Steve Jansen, the co-founder of new wave legends Japan and bona fide collaboration multi-hyphenate, is reissuing his first two solo studio albums: Slope and Tender Extinction.
But how to accurately parse Steve Jansen’s path through music? It’s a journey that’s taken him from 80s royalty as what The Guardian calls “a key component” of one of the UK’s premier new wave acts, releasing classic records like Tin Drum and Quiet Life, to a renowned collaborator, working with artists as diverse as Ryuchi Sakamoto, Anja Garbarek, Annie Lennox, and, most recently, Maiya Hershey. His is a career of ever-changing styles and genres, from blissed-out electronica made with YMO’s Yukihiro Takahashi, to his work with jazz-rock group Nine Horses, to the heavy atmospheres of his transcendent Exit North project, and far, far, beyond.
Based on his consistently excellent creative output, it’s not surprising that he’s also had time to fit in a clutch of excellent solo albums. Although on first listens the music on Slope and Tender Extinction can seem austere and chilly, it certainly bears further listening. Songs that might seem impenetrable can shyly give up their secrets - a moment of tenderness, say, or soaring strings, or a wistful chord change. Slope, his debut, was described by The Observer upon its release in 2007 as “unclassifiable”, a description that goes some way to detailing the album’s crystalline synthetic peaks, dusty analogue depths, and wide experimental sweep. To hear the icy IDM of ‘Grip’ rubbing up against the drone-led modern classical in ‘Sow The Salt’, and the strange sound experiments in ‘Gap of Cloud’ juxtaposed with the fractured emotion of ‘Playground Martyrs’ is to hear an artist capable of ploughing his own unique furrow through music.
Although nine years and another glut of projects (an ambient album called A Secret Life made with John Foxx and Steve D'Agostino, an array of instrumental pieces, Jansen and Japan bandmate Richard Barbieri’s fifth album, Lumen, and the list really does go on and on) came between Slope and second album, Tender Extinction, the same restive spirit remained that first prompted Jansen to go it alone. Tender Extinction is a more meditative affair than its predecessor, one where comet tails of synthesiser stretch across a song and fathomless sonic depths simmer and roll like an ocean. James Ginzburg’s brand new remaster will render the hiemal beauty and sumptuous arrangements of tracks such as ‘And Birds Sing All Night’, ‘Captured’, and ‘Her Distance’ even more perfectly than before.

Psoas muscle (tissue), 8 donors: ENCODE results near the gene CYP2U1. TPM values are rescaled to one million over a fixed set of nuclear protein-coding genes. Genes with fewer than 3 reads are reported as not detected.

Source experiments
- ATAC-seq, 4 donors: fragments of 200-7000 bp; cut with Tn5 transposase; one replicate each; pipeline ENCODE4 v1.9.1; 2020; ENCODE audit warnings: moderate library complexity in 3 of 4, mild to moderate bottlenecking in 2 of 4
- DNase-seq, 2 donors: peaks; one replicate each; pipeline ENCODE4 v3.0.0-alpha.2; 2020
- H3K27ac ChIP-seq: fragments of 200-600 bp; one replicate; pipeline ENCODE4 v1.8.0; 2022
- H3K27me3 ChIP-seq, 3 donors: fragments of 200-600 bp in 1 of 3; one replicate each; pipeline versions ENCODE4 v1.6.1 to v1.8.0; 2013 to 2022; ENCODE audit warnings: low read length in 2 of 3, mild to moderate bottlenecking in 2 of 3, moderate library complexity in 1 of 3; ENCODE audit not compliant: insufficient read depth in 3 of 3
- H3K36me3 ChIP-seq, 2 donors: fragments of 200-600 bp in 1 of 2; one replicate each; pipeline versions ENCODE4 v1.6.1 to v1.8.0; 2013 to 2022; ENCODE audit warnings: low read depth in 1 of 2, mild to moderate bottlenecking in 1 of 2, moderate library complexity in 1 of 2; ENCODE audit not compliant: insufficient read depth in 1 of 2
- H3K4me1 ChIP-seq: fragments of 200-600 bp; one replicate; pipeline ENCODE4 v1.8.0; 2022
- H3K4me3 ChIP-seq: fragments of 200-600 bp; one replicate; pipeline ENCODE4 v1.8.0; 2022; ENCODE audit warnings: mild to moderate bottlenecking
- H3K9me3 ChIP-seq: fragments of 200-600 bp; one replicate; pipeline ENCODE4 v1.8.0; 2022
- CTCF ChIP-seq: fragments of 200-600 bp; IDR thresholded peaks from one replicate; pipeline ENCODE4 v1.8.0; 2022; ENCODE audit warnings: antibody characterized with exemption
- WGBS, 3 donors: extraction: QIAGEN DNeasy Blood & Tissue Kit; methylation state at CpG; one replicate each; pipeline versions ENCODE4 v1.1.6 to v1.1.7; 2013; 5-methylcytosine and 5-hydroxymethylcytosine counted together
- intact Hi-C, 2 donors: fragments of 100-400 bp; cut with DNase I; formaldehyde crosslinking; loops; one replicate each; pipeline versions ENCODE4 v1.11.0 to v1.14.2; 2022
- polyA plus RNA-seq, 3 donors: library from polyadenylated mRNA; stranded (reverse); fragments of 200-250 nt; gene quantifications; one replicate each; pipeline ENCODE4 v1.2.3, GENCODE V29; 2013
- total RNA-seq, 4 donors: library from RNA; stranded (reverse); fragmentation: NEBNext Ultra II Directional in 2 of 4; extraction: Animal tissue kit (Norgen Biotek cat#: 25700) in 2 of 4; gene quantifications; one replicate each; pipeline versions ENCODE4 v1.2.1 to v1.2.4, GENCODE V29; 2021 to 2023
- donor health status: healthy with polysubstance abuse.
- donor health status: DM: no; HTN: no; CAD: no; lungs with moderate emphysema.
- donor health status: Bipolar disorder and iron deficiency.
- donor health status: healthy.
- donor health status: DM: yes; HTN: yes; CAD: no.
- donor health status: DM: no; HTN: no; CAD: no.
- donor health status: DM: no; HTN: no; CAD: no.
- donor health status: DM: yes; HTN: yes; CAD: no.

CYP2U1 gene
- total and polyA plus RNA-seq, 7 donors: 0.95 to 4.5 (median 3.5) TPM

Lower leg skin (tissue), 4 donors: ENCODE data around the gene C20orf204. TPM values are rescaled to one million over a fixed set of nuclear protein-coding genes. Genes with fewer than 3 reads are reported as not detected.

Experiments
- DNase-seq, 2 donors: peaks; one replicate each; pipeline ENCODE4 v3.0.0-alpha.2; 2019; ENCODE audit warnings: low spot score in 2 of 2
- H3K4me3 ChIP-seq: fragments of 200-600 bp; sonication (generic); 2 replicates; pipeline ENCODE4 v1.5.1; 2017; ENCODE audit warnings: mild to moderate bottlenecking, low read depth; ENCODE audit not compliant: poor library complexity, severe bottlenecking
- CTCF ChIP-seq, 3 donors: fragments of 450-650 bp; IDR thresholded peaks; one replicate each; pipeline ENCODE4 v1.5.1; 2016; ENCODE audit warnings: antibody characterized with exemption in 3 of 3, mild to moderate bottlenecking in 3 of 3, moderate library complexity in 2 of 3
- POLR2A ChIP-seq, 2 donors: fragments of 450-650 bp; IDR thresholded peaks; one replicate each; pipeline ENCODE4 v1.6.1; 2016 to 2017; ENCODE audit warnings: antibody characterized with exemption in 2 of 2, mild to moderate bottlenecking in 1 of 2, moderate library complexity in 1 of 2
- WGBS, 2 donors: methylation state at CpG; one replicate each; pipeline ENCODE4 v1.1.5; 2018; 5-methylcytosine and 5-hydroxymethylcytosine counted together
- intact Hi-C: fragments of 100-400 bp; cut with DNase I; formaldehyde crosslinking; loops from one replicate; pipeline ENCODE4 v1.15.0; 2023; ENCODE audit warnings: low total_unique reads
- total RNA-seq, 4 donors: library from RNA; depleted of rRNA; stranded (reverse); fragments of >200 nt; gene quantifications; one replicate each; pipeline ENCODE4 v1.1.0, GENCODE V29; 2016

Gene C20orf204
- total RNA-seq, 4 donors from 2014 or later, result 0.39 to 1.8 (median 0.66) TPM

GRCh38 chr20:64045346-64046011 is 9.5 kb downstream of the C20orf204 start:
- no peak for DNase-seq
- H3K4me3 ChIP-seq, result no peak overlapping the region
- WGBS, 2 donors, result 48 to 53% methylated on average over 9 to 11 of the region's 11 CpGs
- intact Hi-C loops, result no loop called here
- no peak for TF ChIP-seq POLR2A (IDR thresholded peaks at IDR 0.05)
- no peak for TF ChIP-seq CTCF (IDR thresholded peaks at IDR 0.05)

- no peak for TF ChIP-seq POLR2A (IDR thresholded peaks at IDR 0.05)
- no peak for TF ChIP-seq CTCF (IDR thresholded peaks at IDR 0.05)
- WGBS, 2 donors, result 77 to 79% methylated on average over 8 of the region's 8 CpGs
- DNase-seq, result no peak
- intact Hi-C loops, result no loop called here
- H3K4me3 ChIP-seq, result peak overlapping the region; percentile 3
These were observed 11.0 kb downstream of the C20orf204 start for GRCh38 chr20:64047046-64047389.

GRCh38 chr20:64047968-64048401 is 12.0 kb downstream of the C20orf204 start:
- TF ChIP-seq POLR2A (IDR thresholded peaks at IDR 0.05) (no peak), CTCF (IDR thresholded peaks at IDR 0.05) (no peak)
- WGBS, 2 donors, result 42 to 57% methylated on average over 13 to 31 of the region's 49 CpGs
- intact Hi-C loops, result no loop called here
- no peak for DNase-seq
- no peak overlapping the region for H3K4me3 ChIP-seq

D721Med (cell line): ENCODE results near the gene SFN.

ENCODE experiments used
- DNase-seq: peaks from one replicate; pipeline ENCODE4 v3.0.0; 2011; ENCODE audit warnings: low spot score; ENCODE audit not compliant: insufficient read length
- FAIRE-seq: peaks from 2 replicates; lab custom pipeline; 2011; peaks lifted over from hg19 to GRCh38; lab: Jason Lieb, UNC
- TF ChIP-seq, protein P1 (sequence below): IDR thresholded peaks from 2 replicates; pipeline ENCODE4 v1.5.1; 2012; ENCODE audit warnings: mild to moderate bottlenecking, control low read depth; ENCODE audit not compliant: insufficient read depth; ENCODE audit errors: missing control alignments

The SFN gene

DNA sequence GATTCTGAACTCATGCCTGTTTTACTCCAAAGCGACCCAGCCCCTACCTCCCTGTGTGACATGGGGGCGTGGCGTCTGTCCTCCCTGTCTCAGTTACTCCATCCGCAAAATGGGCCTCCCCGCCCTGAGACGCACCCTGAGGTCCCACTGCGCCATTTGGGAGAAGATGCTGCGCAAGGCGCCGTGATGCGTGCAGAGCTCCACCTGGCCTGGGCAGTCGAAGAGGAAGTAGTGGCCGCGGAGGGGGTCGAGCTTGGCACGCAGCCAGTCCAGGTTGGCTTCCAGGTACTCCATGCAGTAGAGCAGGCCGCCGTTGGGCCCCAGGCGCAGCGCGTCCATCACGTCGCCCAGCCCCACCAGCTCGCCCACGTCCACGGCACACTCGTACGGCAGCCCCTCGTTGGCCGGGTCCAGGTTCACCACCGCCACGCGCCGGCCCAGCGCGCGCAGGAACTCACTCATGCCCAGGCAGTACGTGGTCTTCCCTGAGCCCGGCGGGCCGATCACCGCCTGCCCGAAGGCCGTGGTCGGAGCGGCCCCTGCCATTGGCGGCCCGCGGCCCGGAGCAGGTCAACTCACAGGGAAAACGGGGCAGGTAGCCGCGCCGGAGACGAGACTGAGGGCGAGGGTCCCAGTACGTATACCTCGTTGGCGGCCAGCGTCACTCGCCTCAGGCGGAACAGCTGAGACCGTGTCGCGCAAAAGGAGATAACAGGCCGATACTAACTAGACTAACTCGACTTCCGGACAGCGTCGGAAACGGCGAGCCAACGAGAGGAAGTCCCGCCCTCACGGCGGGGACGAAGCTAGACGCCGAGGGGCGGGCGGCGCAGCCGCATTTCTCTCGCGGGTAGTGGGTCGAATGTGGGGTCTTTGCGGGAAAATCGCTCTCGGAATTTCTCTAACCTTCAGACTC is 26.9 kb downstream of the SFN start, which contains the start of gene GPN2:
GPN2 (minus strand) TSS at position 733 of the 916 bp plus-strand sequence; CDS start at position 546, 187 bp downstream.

But why these albums and why now? Both are special pieces of work, and place the talents of an artist that often stays in the shadows front and centre. Jansen is someone whose every action is in service of The Project, shapeshifting and adapting in relation to how he can improve the music. He’s said in that past that “I remove myself from any references to other people or popular culture. I explore sound and composition without any preconceptions about the finished piece or its place in the world.” Though this is a humble approach that clearly pays dividends (as evinced by his mixing, session, and collaborative work) Slope and Tender Extinction allow for the full range of his influences, experimentation, and ideas to come to the fore. These reissues are timely and necessary, bringing particularly gorgeous high points of Steve Jansen’s sparkling oeuvre into new light.